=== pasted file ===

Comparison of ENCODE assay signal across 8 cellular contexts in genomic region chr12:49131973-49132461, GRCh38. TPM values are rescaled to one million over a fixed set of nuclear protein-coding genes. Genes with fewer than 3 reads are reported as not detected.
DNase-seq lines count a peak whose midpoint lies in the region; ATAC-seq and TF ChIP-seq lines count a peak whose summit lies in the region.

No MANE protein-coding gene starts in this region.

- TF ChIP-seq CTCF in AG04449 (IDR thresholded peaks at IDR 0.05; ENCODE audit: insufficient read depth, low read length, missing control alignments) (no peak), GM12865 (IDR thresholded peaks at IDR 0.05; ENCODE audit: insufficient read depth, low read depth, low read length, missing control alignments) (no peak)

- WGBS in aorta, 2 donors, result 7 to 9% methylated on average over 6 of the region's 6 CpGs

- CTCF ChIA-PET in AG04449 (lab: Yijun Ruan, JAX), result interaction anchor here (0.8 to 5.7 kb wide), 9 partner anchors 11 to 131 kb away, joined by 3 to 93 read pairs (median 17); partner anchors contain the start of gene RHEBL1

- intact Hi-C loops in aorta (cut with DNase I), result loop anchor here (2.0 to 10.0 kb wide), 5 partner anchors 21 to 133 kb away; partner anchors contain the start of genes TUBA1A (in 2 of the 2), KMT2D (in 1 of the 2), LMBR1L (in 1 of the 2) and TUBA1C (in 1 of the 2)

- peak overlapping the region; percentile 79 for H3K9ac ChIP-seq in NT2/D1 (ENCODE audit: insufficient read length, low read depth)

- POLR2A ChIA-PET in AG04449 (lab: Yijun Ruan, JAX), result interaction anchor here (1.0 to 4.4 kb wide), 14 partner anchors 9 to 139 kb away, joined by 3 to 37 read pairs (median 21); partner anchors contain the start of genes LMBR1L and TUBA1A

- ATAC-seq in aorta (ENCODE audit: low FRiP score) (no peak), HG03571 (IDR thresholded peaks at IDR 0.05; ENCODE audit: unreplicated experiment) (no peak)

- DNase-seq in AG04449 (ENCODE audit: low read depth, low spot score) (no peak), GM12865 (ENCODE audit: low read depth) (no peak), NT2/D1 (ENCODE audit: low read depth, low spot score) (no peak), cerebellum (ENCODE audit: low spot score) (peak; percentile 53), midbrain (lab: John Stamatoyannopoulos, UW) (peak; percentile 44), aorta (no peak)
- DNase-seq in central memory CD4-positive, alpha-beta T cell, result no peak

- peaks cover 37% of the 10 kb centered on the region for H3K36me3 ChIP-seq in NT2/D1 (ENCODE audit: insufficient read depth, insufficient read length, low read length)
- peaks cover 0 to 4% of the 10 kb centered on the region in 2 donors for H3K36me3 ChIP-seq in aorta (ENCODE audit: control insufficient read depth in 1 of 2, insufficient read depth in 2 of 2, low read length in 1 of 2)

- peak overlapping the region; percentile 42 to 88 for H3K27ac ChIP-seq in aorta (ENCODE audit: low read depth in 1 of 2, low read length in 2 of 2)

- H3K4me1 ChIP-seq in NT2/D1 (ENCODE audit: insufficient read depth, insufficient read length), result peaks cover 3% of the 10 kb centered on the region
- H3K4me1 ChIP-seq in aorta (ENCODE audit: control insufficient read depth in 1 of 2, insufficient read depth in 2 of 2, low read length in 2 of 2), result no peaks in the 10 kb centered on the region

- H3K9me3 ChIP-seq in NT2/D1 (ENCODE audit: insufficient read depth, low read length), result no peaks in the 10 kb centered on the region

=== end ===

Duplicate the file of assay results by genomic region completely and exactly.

Comparison of ENCODE assay signal across 8 cellular contexts in genomic region chr12:49131973-49132461, GRCh38. TPM values are rescaled to one million over a fixed set of nuclear protein-coding genes. Genes with fewer than 3 reads are reported as not detected.
DNase-seq lines count a peak whose midpoint lies in the region; ATAC-seq and TF ChIP-seq lines count a peak whose summit lies in the region.

No MANE protein-coding gene starts in this region.

- TF ChIP-seq CTCF in AG04449 (IDR thresholded peaks at IDR 0.05; ENCODE audit: insufficient read depth, low read length, missing control alignments) (no peak), GM12865 (IDR thresholded peaks at IDR 0.05; ENCODE audit: insufficient read depth, low read depth, low read length, missing control alignments) (no peak)

- WGBS in aorta, 2 donors, result 7 to 9% methylated on average over 6 of the region's 6 CpGs

- CTCF ChIA-PET in AG04449 (lab: Yijun Ruan, JAX), result interaction anchor here (0.8 to 5.7 kb wide), 9 partner anchors 11 to 131 kb away, joined by 3 to 93 read pairs (median 17); partner anchors contain the start of gene RHEBL1

- intact Hi-C loops in aorta (cut with DNase I), result loop anchor here (2.0 to 10.0 kb wide), 5 partner anchors 21 to 133 kb away; partner anchors contain the start of genes TUBA1A (in 2 of the 2), KMT2D (in 1 of the 2), LMBR1L (in 1 of the 2) and TUBA1C (in 1 of the 2)

- peak overlapping the region; percentile 79 for H3K9ac ChIP-seq in NT2/D1 (ENCODE audit: insufficient read length, low read depth)

- POLR2A ChIA-PET in AG04449 (lab: Yijun Ruan, JAX), result interaction anchor here (1.0 to 4.4 kb wide), 14 partner anchors 9 to 139 kb away, joined by 3 to 37 read pairs (median 21); partner anchors contain the start of genes LMBR1L and TUBA1A

- ATAC-seq in aorta (ENCODE audit: low FRiP score) (no peak), HG03571 (IDR thresholded peaks at IDR 0.05; ENCODE audit: unreplicated experiment) (no peak)

- DNase-seq in AG04449 (ENCODE audit: low read depth, low spot score) (no peak), GM12865 (ENCODE audit: low read depth) (no peak), NT2/D1 (ENCODE audit: low read depth, low spot score) (no peak), cerebellum (ENCODE audit: low spot score) (peak; percentile 53), midbrain (lab: John Stamatoyannopoulos, UW) (peak; percentile 44), aorta (no peak)
- DNase-seq in central memory CD4-positive, alpha-beta T cell, result no peak

- peaks cover 37% of the 10 kb centered on the region for H3K36me3 ChIP-seq in NT2/D1 (ENCODE audit: insufficient read depth, insufficient read length, low read length)
- peaks cover 0 to 4% of the 10 kb centered on the region in 2 donors for H3K36me3 ChIP-seq in aorta (ENCODE audit: control insufficient read depth in 1 of 2, insufficient read depth in 2 of 2, low read length in 1 of 2)

- peak overlapping the region; percentile 42 to 88 for H3K27ac ChIP-seq in aorta (ENCODE audit: low read depth in 1 of 2, low read length in 2 of 2)

- H3K4me1 ChIP-seq in NT2/D1 (ENCODE audit: insufficient read depth, insufficient read length), result peaks cover 3% of the 10 kb centered on the region
- H3K4me1 ChIP-seq in aorta (ENCODE audit: control insufficient read depth in 1 of 2, insufficient read depth in 2 of 2, low read length in 2 of 2), result no peaks in the 10 kb centered on the region

- H3K9me3 ChIP-seq in NT2/D1 (ENCODE audit: insufficient read depth, low read length), result no peaks in the 10 kb centered on the region